Cultural Capital In Berkeley, CA

The city of Berkeley, California is home to people of various backgrounds and cultures. Yet it is not as diverse as some of it’s neighboring cities in the Bay Area. This diversity of the region greatly influences the world views of the community, which heavily supports education and the arts. One can see the community’s perspective on the importance of quality education and funding the arts in the community-based organizations found in Berkeley, CA. The Berkeley Historical Society, Berkeley Art Center, and the Multicultural Institute are all great examples of the institutions that show how the community values history, the arts, and the diversity of its members.


According to American Factfinder 2010 Census and the 2014 American Community Survey, the percentage of the total population that is made up by blacks decreased by approximately 1.5%. Although this may not seem like a substantial change, when blacks only composed 10% of Berkeley’s total population in 2010 the shift to only 8.5% in 2014 is a lot. It is interesting to see this development of the decreasing African American population in Berkeley’s community in juxtaposition to the city’s support for the arts, preservation, and education, as well as the assistance economically disadvantaged adults of all ethnic and racial backgrounds.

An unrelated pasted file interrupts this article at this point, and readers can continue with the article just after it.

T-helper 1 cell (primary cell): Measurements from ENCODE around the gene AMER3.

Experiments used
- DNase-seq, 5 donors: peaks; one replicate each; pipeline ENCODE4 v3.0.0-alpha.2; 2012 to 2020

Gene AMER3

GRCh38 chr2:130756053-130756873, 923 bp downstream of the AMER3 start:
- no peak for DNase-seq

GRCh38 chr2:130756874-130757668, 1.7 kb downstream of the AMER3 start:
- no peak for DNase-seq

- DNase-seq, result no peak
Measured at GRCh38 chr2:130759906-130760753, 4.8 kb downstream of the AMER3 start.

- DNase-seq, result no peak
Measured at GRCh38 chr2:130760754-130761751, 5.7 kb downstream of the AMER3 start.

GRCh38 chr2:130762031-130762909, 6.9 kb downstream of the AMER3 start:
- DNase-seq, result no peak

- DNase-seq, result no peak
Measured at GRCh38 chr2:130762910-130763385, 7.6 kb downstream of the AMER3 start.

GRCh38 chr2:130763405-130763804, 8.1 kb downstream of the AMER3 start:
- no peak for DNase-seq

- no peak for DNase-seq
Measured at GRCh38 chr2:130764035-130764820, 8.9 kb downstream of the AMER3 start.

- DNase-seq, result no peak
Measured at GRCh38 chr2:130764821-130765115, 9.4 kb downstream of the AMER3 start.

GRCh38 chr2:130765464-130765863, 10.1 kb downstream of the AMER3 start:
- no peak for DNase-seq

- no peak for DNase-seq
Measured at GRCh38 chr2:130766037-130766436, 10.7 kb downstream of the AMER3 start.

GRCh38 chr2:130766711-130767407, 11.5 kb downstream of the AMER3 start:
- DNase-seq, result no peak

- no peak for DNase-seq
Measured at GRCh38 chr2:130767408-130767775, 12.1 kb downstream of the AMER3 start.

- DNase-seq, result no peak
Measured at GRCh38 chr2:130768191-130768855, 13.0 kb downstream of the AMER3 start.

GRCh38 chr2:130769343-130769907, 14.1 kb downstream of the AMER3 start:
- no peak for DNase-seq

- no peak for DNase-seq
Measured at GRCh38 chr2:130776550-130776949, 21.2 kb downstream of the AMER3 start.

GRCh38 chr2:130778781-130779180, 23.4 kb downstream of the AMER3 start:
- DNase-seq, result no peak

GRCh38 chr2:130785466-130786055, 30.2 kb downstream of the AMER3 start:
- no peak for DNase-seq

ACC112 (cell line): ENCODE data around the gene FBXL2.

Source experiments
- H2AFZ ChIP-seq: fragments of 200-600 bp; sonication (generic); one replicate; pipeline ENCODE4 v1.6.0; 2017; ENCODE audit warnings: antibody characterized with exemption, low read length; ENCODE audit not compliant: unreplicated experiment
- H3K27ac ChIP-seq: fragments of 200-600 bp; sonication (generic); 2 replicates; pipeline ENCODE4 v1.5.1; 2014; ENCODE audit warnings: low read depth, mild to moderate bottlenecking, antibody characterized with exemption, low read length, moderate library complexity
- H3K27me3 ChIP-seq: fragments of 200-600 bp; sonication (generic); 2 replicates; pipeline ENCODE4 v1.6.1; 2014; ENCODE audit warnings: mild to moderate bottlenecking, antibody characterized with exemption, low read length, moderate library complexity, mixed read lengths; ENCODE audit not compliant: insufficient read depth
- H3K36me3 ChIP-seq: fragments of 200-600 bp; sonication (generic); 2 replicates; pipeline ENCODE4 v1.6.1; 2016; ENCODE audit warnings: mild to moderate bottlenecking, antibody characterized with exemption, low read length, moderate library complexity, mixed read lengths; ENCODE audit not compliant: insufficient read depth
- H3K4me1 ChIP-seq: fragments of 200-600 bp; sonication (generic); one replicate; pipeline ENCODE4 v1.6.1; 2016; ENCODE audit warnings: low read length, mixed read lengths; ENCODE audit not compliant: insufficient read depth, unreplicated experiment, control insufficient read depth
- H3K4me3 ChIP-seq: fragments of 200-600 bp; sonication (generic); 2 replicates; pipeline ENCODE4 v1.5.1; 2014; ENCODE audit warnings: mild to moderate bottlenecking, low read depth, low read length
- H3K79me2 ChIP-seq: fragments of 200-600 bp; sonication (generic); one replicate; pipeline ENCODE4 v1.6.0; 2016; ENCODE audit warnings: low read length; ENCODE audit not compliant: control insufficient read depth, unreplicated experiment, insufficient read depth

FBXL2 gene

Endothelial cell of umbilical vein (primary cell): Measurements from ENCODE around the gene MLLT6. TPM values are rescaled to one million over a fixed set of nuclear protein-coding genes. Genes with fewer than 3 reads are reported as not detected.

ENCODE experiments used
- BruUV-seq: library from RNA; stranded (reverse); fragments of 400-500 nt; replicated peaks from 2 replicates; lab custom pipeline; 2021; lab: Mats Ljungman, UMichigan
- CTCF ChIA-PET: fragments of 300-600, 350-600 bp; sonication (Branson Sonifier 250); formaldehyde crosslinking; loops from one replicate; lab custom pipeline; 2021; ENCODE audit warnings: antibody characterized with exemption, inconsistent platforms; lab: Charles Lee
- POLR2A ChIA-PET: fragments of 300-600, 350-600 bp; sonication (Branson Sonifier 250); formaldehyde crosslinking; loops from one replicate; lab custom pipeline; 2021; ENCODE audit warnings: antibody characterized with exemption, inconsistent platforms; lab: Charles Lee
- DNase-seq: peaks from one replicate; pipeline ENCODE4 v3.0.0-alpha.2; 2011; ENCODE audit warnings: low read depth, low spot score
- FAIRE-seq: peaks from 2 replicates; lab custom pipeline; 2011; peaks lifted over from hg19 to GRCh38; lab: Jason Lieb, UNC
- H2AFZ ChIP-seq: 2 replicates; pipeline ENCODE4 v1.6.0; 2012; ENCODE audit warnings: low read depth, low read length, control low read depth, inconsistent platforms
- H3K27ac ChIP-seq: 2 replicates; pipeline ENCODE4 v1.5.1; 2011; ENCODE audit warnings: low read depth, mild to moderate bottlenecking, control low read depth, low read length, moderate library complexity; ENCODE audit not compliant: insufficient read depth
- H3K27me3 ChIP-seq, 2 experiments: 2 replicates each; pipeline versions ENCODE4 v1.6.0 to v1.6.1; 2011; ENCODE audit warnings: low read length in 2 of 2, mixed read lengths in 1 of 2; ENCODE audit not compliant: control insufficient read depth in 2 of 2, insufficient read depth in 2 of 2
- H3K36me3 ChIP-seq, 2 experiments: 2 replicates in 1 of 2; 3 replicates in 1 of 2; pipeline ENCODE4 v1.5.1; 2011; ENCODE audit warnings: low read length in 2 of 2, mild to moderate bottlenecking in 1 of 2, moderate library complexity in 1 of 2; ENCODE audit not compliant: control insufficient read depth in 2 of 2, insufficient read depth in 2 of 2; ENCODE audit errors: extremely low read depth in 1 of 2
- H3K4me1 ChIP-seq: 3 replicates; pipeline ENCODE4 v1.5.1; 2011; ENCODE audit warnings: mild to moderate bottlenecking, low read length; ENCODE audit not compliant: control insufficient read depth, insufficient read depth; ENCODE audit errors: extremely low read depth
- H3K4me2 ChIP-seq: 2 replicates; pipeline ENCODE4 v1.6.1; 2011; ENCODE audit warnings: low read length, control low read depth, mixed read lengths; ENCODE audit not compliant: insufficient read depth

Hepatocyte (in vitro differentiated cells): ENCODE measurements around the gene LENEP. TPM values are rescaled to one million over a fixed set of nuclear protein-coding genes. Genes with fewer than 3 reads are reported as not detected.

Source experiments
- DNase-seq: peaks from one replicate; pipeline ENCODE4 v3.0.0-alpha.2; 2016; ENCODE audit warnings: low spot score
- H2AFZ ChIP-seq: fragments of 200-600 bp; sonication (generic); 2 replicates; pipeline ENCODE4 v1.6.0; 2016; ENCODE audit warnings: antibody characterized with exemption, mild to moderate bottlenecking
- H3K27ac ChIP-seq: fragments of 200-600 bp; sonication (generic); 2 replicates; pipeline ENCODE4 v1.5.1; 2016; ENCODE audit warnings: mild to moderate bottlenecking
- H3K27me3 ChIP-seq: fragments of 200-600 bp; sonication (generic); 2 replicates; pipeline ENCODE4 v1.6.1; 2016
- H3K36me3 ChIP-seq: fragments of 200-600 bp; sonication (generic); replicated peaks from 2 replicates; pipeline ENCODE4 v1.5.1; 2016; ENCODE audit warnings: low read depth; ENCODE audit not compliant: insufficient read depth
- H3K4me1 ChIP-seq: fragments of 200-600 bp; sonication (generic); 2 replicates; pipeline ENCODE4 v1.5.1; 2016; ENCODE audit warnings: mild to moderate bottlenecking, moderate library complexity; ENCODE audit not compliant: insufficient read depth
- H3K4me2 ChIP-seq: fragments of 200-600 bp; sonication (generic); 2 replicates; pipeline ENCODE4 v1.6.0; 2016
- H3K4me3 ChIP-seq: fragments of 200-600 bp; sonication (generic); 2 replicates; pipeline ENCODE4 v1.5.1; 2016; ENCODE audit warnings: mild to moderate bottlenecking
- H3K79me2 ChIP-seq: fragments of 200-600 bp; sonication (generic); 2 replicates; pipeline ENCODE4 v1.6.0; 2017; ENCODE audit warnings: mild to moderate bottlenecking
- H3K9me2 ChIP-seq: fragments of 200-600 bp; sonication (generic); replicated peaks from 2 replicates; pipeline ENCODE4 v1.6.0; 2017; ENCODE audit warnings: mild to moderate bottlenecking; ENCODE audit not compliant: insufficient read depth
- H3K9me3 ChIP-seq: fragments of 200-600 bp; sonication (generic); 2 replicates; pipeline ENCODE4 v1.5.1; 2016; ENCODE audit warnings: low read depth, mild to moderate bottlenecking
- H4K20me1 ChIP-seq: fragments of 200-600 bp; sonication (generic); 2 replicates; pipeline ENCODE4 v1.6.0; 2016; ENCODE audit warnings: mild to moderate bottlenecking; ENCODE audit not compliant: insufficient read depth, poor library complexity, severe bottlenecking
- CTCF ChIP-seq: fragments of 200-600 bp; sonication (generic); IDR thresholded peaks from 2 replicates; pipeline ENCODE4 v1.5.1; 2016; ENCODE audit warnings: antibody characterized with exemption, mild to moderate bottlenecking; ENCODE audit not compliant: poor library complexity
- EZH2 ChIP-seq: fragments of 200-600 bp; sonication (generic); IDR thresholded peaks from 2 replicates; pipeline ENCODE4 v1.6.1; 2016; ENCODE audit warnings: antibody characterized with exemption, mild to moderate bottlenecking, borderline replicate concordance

The Multicultural Institute of Berkeley is an example of an institutionalized state (from Bourdieu’s Theory of Cultural Capital) because the organization is a taught form of culture that assists community members that lack formal education and that otherwise would struggle with learning to become part of society. This organization assists men and women with job placement, day laborers organizing, health screenings and treatments, as well as educational and training opportunities. It speaks to how the community values helping its disenfranchised members.




American Factfinder. (2014). Retrieved from March 4, 2016, from


Berkeley Historical Society – About Us. (n.d.). Retrieved March 04, 2016, from


What We Do. (n.d.). Retrieved March 04, 2016, from